TEMPE, Ariz — After seven years, a team at Arizona State finally saw its work pay off as NASA launches the Mars 2020 Perseverance Rover Thursday morning in Florida.
In 2013, NASA fielded proposals from around the world for science instruments to be attached to the 2020 rover being sent to Mars. ASU professor Dr. Jim Bell and his team sent a proposal to NASA and were selected in 2014 to design and build cameras for the rover.
Dr. Bell and his team began designing the cameras in the years following before beginning to build the cameras in 2016.
Dr. Bell says a lot of people ask about what goes into building a camera for a Mars rover and what makes it so complicated.
“A lot of people ask, why can’t you just send a cell phone camera, why can’t you just go down to a consumer electronics store, buy a DSLR and send that, wouldn’t it be a lot cheaper and easier?" Dr. Bell said. "Well, the problem with that is, none of those things would survive the crazy vibrations and shocks of a rocket launch and deployment into the vacuum of space, the crazy temperature swings of a space environment and then the shocks and vibrations of having to land on another planet like Mars."
Furthermore, the cameras have to be able to withstand Mars itself, which is incredibly dusty and has major temperature swings. Dr. Bell explained that instruments being used by the rover must be built in a rugged way so that they can withstand those kinds of conditions, something most consumer camera equipment could not do.
The cameras on the Perseverance Rover designed by Dr. Bell and his team are an evolutionary version of cameras on the Curiosity Rover, which landed on Mars in 2012.
There are two cameras on the Curiosity Rover, one being a wide-angle camera for panoramic views and the other is a telephoto camera, used for zooming in close to things.
Dr. Bell says the cameras they built for the Perseverance Rover have the ability to do both things, instead of needing separate cameras.
“We decided, instead of trying to have those separate kind of cameras, to build a zoom lens system so we could go wide-angle with both cameras all the way to telephoto with both cameras at high resolution,” Dr. Bell said. “So that’s the innovation, that’s the improvement. And that will allow us to do a lot of 3D stereo imaging, much more than NASA’s able to do with the curiosity rover.”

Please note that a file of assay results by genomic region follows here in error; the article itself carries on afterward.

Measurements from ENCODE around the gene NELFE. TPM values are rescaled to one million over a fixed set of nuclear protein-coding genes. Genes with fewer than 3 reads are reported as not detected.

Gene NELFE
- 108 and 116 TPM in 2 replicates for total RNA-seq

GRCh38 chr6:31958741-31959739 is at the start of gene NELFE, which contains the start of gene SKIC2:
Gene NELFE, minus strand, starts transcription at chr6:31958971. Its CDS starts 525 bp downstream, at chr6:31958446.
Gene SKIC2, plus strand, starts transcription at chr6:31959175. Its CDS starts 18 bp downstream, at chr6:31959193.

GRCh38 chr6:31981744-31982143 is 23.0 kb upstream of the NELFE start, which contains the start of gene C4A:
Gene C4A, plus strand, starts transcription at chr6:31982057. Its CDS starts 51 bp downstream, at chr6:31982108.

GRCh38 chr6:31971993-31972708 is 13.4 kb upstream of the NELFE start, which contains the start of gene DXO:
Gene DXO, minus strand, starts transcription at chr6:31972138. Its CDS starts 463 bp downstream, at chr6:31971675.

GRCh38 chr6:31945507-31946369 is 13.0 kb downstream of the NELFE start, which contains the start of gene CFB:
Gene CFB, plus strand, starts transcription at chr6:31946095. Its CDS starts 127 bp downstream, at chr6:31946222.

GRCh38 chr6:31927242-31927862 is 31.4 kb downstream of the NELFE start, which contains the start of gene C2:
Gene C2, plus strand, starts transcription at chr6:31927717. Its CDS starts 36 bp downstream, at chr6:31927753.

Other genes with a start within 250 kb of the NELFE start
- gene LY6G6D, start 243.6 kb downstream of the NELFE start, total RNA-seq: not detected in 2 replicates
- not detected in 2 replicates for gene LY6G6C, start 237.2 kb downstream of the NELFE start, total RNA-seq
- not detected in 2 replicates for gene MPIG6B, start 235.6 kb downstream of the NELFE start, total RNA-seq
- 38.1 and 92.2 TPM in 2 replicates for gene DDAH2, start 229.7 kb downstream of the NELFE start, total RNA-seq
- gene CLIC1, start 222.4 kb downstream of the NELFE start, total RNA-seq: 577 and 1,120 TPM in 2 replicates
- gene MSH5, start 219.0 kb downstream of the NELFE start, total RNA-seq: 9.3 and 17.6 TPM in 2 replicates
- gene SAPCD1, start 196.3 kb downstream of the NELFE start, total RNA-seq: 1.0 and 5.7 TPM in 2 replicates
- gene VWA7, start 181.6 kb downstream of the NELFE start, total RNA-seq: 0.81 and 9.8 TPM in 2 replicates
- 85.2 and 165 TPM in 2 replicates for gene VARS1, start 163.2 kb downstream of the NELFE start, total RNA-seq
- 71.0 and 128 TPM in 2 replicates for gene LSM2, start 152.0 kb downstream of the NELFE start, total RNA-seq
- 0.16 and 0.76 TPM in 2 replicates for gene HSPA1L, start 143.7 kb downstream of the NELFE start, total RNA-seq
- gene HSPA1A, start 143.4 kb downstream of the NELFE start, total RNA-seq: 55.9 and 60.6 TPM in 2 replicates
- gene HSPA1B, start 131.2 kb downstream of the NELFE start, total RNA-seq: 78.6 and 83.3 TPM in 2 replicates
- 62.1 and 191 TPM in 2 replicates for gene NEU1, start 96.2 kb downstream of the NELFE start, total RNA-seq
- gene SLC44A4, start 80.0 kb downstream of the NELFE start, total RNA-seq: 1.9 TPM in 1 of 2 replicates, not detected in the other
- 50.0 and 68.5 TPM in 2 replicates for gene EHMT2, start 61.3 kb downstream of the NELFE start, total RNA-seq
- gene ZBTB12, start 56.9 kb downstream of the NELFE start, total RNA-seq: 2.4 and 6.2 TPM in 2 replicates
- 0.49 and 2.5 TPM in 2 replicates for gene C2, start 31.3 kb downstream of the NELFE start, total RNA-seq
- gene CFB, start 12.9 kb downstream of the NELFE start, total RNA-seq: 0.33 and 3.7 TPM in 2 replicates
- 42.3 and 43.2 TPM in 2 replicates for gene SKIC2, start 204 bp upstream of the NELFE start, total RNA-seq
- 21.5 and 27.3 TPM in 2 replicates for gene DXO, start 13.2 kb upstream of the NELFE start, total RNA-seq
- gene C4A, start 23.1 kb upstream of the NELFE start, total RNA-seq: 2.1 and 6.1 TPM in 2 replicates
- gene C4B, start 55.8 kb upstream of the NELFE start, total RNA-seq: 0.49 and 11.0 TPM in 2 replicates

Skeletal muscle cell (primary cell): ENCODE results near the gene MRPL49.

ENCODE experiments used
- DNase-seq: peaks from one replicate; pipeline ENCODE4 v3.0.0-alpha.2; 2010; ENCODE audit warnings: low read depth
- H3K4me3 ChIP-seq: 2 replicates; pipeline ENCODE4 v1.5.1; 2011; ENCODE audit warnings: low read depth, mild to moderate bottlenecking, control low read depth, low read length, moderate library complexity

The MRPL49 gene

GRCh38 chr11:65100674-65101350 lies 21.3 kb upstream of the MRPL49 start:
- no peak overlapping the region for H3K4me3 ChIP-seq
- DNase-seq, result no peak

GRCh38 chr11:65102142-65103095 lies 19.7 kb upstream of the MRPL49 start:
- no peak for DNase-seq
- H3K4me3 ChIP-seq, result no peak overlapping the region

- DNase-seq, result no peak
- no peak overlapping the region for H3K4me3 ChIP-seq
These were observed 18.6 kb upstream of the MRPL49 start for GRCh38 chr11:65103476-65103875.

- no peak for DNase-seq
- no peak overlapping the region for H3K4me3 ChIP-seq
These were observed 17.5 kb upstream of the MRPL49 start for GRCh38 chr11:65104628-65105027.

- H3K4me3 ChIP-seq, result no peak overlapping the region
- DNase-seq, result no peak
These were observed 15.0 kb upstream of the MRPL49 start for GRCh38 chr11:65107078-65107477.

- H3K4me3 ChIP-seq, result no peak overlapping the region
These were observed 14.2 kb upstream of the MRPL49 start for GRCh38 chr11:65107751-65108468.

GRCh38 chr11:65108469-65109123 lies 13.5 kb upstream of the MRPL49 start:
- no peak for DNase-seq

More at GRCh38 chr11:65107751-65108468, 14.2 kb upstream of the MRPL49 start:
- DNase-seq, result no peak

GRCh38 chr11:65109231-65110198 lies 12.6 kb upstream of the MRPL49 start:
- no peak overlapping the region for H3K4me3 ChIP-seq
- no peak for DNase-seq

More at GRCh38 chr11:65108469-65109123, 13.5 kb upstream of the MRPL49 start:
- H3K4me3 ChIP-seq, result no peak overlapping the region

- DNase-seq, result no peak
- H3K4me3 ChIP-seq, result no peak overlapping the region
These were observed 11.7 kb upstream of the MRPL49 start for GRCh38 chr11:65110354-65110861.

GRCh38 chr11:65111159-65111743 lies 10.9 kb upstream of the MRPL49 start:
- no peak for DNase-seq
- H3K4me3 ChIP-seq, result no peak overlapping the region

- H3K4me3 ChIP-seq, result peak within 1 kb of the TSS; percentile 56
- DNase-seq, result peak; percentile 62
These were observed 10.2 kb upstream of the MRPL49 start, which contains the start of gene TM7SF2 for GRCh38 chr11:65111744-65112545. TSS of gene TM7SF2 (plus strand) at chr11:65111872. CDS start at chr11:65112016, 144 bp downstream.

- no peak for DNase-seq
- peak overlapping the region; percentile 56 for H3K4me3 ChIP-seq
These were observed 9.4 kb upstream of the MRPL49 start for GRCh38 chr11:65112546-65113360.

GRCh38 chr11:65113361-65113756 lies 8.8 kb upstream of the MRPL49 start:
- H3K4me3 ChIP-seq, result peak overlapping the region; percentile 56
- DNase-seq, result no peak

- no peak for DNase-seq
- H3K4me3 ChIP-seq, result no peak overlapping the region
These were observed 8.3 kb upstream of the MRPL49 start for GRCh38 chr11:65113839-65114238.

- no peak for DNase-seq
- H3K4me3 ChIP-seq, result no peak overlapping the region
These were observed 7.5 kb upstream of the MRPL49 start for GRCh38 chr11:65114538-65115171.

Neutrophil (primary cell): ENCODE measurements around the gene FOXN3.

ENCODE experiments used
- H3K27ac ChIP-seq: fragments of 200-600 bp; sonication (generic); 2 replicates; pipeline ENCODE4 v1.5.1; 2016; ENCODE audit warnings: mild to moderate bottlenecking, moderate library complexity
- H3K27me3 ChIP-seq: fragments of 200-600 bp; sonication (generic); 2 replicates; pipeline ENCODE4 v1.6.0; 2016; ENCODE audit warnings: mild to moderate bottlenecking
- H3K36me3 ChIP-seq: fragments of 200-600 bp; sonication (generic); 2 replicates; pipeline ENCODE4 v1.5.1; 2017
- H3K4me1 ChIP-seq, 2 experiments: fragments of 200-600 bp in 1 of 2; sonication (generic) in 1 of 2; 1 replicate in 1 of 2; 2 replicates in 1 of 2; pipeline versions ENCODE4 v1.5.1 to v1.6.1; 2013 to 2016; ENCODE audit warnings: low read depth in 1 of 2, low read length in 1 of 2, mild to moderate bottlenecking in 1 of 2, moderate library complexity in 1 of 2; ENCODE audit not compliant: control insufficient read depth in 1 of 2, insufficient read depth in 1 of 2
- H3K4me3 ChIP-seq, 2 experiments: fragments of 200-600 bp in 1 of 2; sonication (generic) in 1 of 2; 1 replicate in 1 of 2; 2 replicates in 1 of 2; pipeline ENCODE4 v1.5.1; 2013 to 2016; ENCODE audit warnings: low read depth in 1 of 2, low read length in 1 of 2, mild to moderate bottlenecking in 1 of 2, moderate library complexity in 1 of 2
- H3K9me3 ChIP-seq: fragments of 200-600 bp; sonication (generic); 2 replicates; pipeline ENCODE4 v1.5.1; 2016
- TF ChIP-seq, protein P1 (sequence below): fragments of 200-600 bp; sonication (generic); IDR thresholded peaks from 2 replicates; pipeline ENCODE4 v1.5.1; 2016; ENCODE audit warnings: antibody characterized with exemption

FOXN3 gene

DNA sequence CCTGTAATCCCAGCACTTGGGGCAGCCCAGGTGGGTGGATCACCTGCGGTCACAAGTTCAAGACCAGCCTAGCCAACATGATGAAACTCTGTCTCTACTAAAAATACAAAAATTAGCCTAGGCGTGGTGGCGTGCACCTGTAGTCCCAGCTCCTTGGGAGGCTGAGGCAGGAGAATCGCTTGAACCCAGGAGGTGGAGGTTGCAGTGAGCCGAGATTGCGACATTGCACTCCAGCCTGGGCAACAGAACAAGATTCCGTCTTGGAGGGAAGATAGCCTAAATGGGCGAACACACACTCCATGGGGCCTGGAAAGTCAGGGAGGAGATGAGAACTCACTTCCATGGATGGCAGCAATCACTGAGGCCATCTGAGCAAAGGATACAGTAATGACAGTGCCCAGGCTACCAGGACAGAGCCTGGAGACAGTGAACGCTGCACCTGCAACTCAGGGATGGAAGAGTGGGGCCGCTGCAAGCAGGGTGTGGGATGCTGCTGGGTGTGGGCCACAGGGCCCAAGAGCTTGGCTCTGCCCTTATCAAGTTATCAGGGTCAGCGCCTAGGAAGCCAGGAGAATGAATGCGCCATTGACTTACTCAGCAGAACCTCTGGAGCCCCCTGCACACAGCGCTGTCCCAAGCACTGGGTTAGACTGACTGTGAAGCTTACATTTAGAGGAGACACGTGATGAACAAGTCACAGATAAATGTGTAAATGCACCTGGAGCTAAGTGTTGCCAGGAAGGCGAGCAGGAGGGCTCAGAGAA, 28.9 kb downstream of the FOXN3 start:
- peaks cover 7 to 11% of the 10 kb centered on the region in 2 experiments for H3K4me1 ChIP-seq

Dr. Bell and his team will assist NASA once the rover is on Mars by driving the rover and controlling all the imaging from the Tempe campus.
What makes this rover’s mission different than the Curiosity Rover is that the Perseverance Rover is intended to be the first part of a Mars sample return mission.
“We’re not going to just be drilling into the surface, but collecting cores of rocks and collecting samples of soils and sands and putting them in little tubes that are inside the rover,” Dr. Bell explained.
Bell says a future rover, supposed to launch in 2026, will go pick up the sample tubes and put them on a lander that will launch them off the surface of Mars, all robotically, up to an orbiter waiting to collect the sample container and bring it back to the earth sometime in the early 2030s.
“That’s really the new aspect of this,” Dr. Bell said. “We’re going to be seeing Mars through these robotic eyes, but within a decade we might actually see that stuff with our own eyes and study it in great detail.”
The NASA launch from Cape Canaveral happened Thursday morning at 4:50 a.m. Arizona time. You can rewatch it below.
WATCH NASA LAUNCH LIVE:
Dr. Bell said thousands of people around the world have contributed to making the launch happen, including 20-25 people at ASU who have been working for seven years and investing extensive time into the camera project.
“All of that has happened and then you’re watching the fruits of your labor up on a bomb, a controlled bomb that will hopefully work perfectly in the morning, so we’re nervous but excited,” Dr. Bell said. “I think NASA’s got this, they got it, they’re going to do it. After all, it is rocket science, so we’re going to be watching, cheering, and keeping our fingers crossed for a great launch and a great mission.”